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Volvo V60 D3 SE Lux Premium

Click to view picture gallery“The long climb-back to popularity
  for the Swedish Volvo brand in the
  UK is well under way. And now the
  impressive S60 is joined by the V60
  five-door estate...”

TRADITIONALLY, UK CUSTOMERS FOR VOLVOS have chosen versatile and roomy estate models over saloons. Today that has changed as the Swedish brand has introduced a much wider range of models from DRIVe lower-CO2 emission models to XC SUVs.

The introduction earlier this year of the S60 compact executive four-door saloon, a nominee for the 2010 European Car of the Year title (and already voted Scottish Executive Car of the Year), has widened the buying audience of the rejuvenated Volvo brand and pushed their UK sales up this year by almost 20 per cent.

Now the V60 estate version of the S60 joins the market — the company expects to sell around 5,000 of them in the UK next year. Volvo continues its estate car presence, of course, with the V50 and V70 which sit either side of the new range in both size and price.

The V60 costs from 23,145 up to 37,895 for the small-selling 3.0-litre petrol all-wheel drive version. The main selling model, expected to take 35 per cent of sales, is the D3 2.0-litre 160bhp turbodiesel version with SE specification priced at 26,960. The next grade up — SE Lux with the D3 engine, priced at 28,760 — is equally popular with early adopters who traditionally go for a higher specification version.

“The V60s competitors
are seen as the
premium brand estate
versions of the Audi A4,
BMW 3 Series and
Mercedes C-Class
Diesel powered models will take 86 per cent of V60 UK sales and 60 per cent of customers will be business user-choosers and fleet operators. That still means 40 per cent of V60 estate customers will be private buyers as confidence returns for the future of the brand.

Competitors will, in the main, be the premium brand estate versions of the Audi A4, BMW 3 Series and Mercedes-Benz C-Class. However, improved models from volume makers such as the Toyota Avensis, Vauxhall Insignia (and now also the new Astra Sports Tourer), the VW Passat and the Ford Mondeo are all in the mix for sales in this medium-sized estate sector.

The V60 follows the visually pleasing sporting lines of the four-door S60 Saloon. The coupe side silhouette is still there so this is not a saloon with a load box grafted onto the rear. It does use the same platform, engines, running gear and suspension layout so the sharp handling characteristics are not dulled. However, the V60 is not the typical Volvo estate — big and roomy — we have been used to. Its sloping forward rear tailgate and smallish rear quarter side windows mask its dual role.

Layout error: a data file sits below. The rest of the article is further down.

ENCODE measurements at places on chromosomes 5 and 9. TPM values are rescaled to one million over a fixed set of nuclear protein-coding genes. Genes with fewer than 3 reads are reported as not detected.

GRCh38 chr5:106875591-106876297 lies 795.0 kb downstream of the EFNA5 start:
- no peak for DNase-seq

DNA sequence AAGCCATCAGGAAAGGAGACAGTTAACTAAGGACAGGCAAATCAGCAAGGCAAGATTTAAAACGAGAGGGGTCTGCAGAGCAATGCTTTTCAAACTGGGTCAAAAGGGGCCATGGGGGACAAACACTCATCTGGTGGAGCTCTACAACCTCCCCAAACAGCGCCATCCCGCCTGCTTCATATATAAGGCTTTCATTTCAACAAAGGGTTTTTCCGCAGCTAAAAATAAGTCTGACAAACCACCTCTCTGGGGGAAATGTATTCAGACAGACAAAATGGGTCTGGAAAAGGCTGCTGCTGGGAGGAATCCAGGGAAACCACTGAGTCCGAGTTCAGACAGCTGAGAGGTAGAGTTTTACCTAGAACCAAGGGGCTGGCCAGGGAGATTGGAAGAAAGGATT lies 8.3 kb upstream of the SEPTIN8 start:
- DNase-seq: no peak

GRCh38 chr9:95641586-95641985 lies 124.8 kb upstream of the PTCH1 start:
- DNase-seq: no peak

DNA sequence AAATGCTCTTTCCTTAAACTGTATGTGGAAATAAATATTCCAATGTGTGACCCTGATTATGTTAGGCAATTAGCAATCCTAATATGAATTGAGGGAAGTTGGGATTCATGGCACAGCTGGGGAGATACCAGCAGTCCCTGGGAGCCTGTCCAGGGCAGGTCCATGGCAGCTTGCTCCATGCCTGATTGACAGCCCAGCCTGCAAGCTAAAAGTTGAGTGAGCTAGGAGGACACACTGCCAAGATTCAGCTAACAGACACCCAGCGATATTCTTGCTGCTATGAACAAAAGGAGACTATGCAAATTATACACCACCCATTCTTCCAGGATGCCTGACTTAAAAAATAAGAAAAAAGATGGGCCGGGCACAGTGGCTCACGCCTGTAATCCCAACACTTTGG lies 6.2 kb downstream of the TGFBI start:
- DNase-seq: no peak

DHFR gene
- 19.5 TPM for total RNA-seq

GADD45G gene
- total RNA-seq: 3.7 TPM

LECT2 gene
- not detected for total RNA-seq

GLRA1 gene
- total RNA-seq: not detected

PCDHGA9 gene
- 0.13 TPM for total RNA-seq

"This car is not designed to carry big loads," says Malin Schwartz, Volvo's Commercial Project Leader. "We have a V70, XC70 or XC90 in our range that can do that. Rather, it's a stylish, dynamic vehicle that offers more carrying capacity and versatility than a typical saloon or hatchback."

A Volvo estate that starts with the driver rather than the loading capacity is clearly a departure from the norm. "Volvo estates used to be designed to carry fridges," says Design Director Peter Horbury. "But modern lifestyles make that unnecessary. Retailers nowadays normally deliver fridges! We clearly see the need to continue to offer vehicles that can carry big loads, but that is not the role of the V60."

With an overall length of 4,628mm and seating space for four adults, perhaps five at a pinch, there is just 430 litres of load space with the 40:20:40 rear seats in place. Fold these fully down and the load area increases to 1,241 litres; not big in this class by any means so some people will see it as a case of style over function. But the extra load area is a neat addition and continues the overall sporting stance of the S60 into the V60, so visually it is very smart.